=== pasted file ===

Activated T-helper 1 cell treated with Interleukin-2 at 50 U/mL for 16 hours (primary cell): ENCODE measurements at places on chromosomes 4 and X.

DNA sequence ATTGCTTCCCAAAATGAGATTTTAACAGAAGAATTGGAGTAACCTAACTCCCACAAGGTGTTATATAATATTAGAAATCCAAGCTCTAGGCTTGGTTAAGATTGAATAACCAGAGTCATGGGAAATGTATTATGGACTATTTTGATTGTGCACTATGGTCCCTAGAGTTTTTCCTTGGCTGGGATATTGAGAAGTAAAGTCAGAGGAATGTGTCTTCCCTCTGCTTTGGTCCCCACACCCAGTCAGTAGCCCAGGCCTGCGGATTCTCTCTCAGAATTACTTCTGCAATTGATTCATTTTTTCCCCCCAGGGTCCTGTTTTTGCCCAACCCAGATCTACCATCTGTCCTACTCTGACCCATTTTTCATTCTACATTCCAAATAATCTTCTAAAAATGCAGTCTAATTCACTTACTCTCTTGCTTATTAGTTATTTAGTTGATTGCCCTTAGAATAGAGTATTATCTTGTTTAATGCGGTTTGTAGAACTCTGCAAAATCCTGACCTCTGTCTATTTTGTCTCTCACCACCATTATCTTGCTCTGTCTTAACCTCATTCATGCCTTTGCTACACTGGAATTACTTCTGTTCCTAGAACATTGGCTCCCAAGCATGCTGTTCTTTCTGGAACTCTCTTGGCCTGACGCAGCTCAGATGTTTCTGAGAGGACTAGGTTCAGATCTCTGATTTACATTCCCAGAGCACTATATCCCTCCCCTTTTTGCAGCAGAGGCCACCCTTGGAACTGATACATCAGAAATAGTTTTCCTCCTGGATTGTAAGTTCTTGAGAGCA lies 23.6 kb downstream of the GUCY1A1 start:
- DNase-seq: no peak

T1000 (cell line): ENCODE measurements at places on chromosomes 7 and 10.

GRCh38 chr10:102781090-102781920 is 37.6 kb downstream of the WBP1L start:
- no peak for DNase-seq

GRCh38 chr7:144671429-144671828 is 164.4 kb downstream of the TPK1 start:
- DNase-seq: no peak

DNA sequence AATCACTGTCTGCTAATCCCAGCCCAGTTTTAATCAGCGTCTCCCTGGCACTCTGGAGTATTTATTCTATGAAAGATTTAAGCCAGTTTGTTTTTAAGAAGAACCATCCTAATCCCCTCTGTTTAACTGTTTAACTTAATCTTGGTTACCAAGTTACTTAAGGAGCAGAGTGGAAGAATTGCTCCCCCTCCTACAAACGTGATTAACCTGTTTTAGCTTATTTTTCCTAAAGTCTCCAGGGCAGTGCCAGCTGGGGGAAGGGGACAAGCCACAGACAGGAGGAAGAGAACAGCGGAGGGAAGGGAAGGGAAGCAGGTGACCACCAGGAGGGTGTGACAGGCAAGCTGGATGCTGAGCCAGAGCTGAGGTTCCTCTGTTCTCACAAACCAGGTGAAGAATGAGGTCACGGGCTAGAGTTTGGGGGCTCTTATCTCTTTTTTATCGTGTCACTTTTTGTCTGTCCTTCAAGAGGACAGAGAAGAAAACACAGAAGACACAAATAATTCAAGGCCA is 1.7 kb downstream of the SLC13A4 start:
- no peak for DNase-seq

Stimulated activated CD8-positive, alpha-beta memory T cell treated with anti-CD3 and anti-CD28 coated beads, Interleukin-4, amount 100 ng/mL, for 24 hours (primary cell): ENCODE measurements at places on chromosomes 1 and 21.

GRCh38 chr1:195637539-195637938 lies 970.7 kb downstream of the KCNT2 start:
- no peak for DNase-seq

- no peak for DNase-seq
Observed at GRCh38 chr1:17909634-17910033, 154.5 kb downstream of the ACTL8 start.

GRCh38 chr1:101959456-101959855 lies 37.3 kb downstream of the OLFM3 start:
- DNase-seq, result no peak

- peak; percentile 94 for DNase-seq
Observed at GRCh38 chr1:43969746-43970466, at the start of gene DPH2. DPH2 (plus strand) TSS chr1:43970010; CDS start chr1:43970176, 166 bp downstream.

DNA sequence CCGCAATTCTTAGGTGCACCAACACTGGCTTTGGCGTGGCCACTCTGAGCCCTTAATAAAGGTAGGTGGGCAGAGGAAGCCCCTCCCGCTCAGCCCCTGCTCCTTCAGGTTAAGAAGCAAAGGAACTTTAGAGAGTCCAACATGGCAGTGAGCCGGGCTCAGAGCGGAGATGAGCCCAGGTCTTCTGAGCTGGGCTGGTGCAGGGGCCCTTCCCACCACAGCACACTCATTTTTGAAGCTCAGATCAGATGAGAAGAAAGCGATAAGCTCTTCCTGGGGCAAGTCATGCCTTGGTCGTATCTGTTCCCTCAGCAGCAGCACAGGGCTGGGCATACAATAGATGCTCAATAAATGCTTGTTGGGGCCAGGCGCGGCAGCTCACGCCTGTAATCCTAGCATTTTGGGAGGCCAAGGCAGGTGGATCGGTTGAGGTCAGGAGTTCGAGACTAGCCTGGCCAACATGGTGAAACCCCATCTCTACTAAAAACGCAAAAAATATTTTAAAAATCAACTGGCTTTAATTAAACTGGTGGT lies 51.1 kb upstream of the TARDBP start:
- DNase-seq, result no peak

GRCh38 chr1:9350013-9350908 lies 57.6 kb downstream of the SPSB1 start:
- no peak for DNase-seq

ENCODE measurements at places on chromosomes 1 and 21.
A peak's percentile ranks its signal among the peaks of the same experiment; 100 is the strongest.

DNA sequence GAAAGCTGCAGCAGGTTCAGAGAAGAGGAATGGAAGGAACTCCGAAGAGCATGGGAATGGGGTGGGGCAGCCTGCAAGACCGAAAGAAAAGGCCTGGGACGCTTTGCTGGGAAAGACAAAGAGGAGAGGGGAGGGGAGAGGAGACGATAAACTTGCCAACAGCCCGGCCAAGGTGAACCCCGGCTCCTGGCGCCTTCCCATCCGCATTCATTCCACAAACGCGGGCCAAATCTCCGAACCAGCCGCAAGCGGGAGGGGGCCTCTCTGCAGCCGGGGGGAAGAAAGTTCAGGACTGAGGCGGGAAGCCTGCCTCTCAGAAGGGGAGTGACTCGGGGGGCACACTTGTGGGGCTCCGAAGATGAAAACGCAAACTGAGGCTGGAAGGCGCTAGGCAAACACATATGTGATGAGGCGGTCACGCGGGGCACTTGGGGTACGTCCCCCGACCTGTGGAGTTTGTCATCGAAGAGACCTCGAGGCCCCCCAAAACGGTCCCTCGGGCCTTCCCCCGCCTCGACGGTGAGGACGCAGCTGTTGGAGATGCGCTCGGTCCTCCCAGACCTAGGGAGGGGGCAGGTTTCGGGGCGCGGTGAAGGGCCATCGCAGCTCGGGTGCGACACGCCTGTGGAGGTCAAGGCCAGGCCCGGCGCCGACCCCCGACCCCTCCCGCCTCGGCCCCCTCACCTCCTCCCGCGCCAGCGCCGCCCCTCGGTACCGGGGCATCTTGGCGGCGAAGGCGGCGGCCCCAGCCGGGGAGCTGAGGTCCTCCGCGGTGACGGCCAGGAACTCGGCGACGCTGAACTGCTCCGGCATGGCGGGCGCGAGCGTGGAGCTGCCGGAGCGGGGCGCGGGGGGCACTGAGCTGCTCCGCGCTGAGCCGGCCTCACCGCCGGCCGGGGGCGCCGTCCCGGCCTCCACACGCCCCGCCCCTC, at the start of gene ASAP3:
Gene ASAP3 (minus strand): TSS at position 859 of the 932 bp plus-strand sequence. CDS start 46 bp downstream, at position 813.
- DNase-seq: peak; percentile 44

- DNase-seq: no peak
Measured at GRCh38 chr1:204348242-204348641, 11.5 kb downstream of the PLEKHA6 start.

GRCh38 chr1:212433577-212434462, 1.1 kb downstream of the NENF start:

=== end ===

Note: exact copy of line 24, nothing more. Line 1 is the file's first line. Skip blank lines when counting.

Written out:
ENCODE measurements at places on chromosomes 1 and 21.